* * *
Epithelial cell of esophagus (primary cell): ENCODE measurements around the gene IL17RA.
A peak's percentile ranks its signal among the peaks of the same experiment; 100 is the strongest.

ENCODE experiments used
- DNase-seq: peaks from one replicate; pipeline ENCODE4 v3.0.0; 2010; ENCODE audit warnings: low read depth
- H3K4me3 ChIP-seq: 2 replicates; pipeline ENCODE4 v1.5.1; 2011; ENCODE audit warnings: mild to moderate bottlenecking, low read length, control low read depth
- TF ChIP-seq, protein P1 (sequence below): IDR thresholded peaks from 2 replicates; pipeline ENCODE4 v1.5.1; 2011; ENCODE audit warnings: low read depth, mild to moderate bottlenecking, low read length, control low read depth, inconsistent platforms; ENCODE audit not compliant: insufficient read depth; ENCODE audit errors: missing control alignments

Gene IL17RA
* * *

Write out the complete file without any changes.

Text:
Epithelial cell of esophagus (primary cell): ENCODE measurements around the gene IL17RA.
A peak's percentile ranks its signal among the peaks of the same experiment; 100 is the strongest.

ENCODE experiments used
- DNase-seq: peaks from one replicate; pipeline ENCODE4 v3.0.0; 2010; ENCODE audit warnings: low read depth
- H3K4me3 ChIP-seq: 2 replicates; pipeline ENCODE4 v1.5.1; 2011; ENCODE audit warnings: mild to moderate bottlenecking, low read length, control low read depth
- TF ChIP-seq, protein P1 (sequence below): IDR thresholded peaks from 2 replicates; pipeline ENCODE4 v1.5.1; 2011; ENCODE audit warnings: low read depth, mild to moderate bottlenecking, low read length, control low read depth, inconsistent platforms; ENCODE audit not compliant: insufficient read depth; ENCODE audit errors: missing control alignments

Gene IL17RA